And now Persephone, founded by Nicola Beauman, has printed a new edition of Virginia Woolf’s classic feminist polemic, A Room of One’s Own (1929). It is wrapped in Persephone’s classic soft gray dust cover, with the 1930 Vanessa Bell textile design “Stripe” as its endpaper and matching bookmark.

A Room of One’s Own, with its central premise that a woman must have money and a room of her own if she is to write fiction, is a volume whose message has urgency and currency today, says Clara Jones, who wrote the preface.

The poetry and pragmatism of Woolf’s central claim about the room and the money have taken on renewed urgency today. The ubiquity of debt for a generation of young people who pay large university tuition fees, are charged prohibitive rents and paid low wages, combined with the fact that all but the luckiest (or best connected) with literary ambitions will begin their apprenticeship by working for free, make Woolf’s trinity of space, privacy and financial security as worth striving for as ever. – Clara Jones, Preface to Persephone edition of A Room of One’s Own

It is 90 years since Woolf wrote her iconic piece. You can read more about the Persephone edition (cost £13) on the Persephone website and in the Stratford-upon-Avon Herald.

About the founder and her store

Beauman herself is a legend in the world of book publishing — and in the world of Woolf. Along with Clara Farmer of the Hogarth and Chatto and Windus, she appeared on a panel at the 27th Annual International Conference on Virginia Woolf in Reading, England. Aptly enough, the conference theme was Woolf and the World of Books, with Beauman and Farmer’s panel titled “Publishers, Publishing & Bookselling.”

Beauman began Persephone 20 years ago as a mail-order publishing business with a list of 12 books. She now has 30,000 subscribers to her free magazine The Persephone Biannually. And when the shop celebrated its 20th anniversary earlier this year, a crowd of fans stopped in throughout the day and evening.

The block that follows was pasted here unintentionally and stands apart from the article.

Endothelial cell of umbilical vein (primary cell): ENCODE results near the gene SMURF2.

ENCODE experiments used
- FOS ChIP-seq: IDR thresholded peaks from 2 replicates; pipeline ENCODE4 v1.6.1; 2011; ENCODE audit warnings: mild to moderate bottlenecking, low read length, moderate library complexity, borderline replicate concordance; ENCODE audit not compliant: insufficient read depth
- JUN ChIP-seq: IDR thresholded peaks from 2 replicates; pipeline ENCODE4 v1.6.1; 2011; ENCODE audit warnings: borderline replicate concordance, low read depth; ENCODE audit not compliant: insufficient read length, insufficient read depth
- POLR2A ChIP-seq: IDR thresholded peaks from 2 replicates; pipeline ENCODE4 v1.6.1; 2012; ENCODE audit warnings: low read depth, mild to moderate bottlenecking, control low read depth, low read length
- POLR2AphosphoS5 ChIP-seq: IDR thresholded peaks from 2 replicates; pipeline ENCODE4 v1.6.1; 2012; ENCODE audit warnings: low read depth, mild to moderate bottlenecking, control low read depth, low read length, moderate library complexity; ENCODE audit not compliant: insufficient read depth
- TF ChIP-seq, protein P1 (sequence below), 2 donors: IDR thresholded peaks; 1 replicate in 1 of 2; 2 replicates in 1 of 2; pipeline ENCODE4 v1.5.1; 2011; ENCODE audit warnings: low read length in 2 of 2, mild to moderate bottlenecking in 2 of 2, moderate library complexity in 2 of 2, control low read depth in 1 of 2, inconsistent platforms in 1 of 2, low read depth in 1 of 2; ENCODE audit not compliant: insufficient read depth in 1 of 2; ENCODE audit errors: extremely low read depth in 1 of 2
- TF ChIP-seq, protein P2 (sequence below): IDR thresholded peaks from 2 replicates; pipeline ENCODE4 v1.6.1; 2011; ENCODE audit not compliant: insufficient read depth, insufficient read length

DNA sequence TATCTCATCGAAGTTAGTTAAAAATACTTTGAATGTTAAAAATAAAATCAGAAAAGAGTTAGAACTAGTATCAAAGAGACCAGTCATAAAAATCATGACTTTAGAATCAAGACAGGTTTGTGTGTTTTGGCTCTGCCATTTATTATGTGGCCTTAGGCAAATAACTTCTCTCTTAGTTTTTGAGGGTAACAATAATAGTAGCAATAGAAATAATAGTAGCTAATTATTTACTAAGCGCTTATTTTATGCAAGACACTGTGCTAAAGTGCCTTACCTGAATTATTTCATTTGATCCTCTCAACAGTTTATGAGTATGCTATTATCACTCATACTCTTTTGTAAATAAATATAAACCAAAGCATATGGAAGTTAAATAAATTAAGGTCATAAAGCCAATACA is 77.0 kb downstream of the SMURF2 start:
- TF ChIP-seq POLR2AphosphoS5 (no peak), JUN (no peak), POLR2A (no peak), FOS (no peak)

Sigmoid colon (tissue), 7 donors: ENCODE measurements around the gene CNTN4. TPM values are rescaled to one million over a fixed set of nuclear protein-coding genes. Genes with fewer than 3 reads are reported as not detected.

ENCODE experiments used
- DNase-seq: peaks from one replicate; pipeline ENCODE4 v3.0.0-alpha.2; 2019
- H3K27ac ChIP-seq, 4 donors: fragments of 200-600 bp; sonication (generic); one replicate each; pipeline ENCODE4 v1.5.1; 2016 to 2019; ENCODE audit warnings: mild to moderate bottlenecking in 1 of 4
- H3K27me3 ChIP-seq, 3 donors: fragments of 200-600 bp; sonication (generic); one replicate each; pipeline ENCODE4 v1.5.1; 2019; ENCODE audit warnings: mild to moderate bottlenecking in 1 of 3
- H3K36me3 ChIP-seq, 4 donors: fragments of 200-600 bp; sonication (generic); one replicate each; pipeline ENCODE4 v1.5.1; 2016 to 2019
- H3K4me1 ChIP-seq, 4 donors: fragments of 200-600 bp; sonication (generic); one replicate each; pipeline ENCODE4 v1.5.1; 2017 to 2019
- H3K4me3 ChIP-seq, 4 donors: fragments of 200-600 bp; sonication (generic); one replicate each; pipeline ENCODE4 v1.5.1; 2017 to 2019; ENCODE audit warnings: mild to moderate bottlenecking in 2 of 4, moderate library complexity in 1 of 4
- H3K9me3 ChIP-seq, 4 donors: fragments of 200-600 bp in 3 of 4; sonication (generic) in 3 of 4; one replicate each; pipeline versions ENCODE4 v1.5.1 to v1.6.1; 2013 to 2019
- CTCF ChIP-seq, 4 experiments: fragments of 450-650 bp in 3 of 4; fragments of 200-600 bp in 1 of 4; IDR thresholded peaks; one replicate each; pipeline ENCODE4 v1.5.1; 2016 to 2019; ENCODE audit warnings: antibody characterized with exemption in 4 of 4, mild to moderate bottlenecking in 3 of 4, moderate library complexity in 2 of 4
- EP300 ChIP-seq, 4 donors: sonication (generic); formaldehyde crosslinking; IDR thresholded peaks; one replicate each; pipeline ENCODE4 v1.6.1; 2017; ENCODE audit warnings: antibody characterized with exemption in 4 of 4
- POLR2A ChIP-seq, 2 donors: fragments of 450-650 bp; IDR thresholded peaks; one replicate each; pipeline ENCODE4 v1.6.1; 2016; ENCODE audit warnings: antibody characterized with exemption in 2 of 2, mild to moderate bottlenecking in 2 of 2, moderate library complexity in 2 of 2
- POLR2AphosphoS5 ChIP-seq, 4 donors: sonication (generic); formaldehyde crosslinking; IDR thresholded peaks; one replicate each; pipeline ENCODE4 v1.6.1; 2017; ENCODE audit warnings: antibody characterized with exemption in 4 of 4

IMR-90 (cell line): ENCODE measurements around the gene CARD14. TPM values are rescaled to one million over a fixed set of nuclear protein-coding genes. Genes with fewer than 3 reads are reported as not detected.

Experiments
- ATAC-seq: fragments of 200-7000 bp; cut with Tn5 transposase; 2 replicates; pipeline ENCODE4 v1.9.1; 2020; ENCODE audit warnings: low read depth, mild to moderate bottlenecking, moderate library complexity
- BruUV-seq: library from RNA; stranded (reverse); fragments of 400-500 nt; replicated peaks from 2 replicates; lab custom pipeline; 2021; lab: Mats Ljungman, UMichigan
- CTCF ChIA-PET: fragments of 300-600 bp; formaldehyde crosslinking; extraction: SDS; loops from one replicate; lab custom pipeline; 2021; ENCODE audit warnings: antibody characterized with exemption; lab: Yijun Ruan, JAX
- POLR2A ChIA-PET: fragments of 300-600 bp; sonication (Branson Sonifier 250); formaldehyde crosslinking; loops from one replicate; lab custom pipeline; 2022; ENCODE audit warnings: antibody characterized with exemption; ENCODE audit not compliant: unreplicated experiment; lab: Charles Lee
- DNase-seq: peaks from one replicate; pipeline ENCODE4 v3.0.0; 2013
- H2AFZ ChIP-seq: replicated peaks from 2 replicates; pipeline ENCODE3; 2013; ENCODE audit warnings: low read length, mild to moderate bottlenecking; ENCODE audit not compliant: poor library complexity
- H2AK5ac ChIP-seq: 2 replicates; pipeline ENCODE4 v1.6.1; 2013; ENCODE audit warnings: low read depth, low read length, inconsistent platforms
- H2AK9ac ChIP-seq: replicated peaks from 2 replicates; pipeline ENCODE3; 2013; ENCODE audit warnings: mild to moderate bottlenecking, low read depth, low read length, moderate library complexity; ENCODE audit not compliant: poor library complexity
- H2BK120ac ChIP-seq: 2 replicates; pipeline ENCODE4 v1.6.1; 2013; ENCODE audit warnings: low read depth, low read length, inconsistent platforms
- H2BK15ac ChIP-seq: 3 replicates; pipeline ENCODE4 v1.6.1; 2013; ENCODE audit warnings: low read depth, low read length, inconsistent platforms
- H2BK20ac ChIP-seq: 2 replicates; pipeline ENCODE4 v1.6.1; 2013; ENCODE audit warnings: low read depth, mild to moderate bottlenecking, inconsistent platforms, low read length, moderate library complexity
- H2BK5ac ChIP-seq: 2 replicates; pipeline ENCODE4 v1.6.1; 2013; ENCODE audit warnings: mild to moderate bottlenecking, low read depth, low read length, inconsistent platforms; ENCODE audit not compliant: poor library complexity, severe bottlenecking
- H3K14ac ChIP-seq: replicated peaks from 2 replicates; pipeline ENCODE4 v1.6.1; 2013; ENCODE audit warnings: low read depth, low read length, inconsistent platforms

Here’s what Beauman had to say about the books she publishes in an April 14 New York Times story acknowledging her store’s 20 years in business:

The connection between them is that they were forgotten and they’re very well-written. I’m very keen on story and on page-turners. When I get to the end of a book I like to put it down and feel absolutely wrenched by what I’ve read, to be in a different world.
I can attest to the power of the books Persephone publishes. Upon finishing each of my Persephone Books, I find it difficult to make my way back into my own everyday world. I am that affected by what I have read.

Get a close look at Lamb’s Conduit Street, as well as the inside and outside of Persephone, with this YouTube video, the 2018 pilot episode of “Fran’s Book Shop.”

Inside Persephone Books with founder Nicola Beauman at work at her desk, July 2017.

A table full of “Fifty Books We Wish We Had Published” at Persephone Books in July 2017

A wall full of books in the traditional gray dust covers at Persephone Books in 2017

Persephone Books isn’t shy about making political statements. This banner hung in the shop in 2018.

A Woolf sighting at Persephone Books in June 2018

The window display at Persephone Books changes. This was the view in July.